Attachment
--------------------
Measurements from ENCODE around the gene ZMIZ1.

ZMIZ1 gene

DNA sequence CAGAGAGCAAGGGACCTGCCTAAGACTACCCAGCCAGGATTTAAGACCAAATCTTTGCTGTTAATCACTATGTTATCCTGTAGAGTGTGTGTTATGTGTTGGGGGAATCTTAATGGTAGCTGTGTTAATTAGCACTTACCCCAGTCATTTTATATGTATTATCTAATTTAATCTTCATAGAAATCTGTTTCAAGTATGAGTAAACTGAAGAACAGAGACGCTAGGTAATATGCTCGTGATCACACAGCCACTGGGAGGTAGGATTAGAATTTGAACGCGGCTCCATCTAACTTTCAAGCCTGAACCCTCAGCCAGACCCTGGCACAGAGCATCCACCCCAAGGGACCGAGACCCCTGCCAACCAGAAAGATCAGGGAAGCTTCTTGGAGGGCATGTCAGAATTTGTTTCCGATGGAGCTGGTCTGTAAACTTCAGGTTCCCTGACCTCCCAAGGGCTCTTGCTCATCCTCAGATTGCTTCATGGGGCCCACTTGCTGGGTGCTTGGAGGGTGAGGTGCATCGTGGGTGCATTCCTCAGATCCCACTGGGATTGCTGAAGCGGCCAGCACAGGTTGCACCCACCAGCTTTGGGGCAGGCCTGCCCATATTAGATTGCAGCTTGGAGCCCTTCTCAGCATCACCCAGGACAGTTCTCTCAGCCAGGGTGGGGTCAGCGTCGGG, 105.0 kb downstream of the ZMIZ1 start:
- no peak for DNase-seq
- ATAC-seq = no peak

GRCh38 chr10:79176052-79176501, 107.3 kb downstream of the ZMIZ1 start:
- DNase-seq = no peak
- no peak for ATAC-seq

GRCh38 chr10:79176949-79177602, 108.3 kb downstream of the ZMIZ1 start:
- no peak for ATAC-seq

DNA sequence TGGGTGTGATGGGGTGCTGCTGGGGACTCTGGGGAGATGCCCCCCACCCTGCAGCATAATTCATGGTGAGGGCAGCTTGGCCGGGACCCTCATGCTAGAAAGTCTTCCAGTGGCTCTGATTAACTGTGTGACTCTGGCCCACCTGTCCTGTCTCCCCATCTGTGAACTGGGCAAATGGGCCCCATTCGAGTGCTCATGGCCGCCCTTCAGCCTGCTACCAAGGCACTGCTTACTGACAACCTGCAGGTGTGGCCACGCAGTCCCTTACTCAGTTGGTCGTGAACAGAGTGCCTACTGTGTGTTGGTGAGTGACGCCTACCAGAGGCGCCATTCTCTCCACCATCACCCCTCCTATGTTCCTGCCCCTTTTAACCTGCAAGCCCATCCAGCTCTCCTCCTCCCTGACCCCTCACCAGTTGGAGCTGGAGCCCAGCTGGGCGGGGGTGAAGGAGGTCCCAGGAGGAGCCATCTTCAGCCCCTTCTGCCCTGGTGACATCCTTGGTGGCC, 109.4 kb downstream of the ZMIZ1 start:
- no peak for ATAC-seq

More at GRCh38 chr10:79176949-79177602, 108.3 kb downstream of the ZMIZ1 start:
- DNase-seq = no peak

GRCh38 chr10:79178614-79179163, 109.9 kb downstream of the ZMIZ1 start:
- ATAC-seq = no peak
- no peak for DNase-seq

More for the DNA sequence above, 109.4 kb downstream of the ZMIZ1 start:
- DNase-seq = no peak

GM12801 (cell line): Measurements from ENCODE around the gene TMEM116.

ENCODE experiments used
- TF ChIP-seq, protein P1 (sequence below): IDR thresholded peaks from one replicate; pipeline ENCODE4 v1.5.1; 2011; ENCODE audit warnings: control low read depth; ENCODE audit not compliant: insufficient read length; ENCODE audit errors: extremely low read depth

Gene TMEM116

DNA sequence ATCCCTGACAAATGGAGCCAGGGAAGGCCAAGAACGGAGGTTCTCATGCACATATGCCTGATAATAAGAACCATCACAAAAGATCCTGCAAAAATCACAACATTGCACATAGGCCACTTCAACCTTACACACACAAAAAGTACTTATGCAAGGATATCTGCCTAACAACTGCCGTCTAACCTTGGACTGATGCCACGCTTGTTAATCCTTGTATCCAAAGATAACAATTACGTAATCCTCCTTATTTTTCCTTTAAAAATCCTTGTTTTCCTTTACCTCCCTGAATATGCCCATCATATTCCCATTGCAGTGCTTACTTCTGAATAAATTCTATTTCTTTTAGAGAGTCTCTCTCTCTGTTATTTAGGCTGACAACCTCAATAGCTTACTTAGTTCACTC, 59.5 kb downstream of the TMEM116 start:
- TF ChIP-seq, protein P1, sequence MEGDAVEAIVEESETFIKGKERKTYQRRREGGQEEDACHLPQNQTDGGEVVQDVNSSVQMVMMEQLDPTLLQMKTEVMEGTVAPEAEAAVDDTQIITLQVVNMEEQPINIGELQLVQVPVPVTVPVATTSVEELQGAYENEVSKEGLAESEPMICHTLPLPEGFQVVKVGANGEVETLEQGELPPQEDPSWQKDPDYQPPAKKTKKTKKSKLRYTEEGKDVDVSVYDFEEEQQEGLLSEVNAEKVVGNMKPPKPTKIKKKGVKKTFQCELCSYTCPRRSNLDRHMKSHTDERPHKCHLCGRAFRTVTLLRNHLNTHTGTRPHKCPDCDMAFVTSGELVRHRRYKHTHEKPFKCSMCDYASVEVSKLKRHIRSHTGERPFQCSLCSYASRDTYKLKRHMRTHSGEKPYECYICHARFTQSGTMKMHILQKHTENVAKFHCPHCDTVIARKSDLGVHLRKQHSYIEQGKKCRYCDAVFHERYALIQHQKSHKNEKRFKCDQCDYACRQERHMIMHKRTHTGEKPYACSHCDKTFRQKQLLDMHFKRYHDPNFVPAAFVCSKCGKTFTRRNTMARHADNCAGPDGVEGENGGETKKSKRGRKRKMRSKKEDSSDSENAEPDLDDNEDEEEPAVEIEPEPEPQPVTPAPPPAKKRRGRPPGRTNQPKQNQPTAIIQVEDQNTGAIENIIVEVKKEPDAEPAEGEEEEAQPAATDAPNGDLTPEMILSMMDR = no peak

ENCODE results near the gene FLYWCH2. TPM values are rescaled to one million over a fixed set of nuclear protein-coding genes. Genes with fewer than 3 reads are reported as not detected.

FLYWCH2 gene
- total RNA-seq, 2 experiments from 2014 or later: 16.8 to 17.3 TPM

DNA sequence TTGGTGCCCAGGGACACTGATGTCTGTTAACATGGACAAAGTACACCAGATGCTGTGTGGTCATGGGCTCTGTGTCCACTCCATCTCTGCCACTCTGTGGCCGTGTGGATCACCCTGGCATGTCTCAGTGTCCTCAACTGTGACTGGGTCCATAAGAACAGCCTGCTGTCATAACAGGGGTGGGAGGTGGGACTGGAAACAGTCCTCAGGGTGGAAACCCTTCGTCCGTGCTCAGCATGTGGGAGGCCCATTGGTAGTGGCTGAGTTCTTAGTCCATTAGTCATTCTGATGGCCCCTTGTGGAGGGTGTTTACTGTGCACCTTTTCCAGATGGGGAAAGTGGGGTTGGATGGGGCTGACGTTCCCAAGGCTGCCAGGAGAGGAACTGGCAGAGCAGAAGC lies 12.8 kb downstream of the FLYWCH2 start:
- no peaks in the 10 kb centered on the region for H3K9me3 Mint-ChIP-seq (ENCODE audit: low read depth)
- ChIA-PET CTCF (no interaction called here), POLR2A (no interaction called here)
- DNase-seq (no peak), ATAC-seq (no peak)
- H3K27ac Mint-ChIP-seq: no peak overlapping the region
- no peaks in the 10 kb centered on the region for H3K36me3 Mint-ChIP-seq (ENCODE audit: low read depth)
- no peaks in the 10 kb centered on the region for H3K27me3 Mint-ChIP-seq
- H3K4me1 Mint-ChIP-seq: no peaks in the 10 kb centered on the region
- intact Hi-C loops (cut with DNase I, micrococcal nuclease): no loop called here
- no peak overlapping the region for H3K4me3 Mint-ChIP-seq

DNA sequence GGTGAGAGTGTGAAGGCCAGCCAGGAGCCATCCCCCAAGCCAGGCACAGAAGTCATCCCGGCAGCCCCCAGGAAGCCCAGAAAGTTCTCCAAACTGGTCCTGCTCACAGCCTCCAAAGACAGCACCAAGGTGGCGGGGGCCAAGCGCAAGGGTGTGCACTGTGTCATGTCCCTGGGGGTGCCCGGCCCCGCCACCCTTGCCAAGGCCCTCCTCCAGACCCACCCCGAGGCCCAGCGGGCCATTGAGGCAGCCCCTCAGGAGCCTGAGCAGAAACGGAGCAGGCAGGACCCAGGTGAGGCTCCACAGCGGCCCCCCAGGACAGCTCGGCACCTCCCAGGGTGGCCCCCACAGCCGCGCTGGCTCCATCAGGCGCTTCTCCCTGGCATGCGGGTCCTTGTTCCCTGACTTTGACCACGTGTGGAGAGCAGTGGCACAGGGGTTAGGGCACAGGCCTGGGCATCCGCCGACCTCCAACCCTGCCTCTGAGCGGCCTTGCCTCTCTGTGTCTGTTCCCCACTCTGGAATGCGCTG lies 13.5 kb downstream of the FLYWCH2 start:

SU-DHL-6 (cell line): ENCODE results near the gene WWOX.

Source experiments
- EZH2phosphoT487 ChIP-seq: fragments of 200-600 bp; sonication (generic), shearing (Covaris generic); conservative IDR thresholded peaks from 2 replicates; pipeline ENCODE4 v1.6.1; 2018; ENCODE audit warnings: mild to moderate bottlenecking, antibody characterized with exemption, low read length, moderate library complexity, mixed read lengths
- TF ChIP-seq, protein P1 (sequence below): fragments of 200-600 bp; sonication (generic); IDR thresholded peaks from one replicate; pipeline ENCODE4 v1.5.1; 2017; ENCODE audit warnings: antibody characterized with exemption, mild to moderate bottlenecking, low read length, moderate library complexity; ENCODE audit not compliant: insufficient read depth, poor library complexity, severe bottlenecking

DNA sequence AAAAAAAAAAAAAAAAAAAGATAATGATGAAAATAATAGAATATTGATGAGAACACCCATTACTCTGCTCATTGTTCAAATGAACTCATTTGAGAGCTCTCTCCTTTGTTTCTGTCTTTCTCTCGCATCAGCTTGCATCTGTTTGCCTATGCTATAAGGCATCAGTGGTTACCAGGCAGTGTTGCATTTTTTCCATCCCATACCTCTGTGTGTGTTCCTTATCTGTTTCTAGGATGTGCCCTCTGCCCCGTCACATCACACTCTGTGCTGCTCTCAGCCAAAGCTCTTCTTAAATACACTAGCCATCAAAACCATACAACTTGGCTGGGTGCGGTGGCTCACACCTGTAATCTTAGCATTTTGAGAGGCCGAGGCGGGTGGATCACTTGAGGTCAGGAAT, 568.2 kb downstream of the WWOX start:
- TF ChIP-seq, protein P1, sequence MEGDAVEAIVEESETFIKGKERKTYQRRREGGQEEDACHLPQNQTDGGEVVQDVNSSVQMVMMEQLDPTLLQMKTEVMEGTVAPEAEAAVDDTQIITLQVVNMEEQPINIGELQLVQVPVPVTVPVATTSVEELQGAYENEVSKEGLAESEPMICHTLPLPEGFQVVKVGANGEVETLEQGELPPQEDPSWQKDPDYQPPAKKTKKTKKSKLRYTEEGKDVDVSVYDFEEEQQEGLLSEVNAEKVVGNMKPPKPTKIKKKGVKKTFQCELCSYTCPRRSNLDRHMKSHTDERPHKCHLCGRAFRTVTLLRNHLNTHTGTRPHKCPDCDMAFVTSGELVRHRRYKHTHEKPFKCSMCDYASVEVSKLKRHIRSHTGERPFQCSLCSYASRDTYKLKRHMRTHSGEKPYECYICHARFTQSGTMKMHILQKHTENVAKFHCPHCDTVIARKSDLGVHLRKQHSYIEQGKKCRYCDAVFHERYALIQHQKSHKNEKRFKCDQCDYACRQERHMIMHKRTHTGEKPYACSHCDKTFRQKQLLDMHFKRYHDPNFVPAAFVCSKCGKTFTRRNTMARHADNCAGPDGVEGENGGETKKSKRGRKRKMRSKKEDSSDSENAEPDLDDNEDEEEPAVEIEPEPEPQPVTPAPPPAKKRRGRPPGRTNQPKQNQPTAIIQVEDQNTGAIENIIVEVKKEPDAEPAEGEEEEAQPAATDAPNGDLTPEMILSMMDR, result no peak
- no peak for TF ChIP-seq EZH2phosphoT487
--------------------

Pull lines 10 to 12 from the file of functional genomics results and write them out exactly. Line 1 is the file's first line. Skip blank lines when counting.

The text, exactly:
- no peak for ATAC-seq

DNA sequence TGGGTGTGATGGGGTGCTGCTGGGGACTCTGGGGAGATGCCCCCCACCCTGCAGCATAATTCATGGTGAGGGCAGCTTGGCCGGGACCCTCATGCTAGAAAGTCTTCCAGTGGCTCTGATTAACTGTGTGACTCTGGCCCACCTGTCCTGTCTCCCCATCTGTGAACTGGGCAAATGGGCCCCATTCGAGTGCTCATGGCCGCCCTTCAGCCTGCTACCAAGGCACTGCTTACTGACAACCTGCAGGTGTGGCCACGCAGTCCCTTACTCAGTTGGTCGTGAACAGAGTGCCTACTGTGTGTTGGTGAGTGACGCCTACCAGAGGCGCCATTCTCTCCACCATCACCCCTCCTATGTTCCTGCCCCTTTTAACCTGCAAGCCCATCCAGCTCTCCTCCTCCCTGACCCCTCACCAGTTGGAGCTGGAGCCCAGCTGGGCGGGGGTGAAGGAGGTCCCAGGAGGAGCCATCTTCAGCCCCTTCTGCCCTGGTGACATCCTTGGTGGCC, 109.4 kb downstream of the ZMIZ1 start:
- no peak for ATAC-seq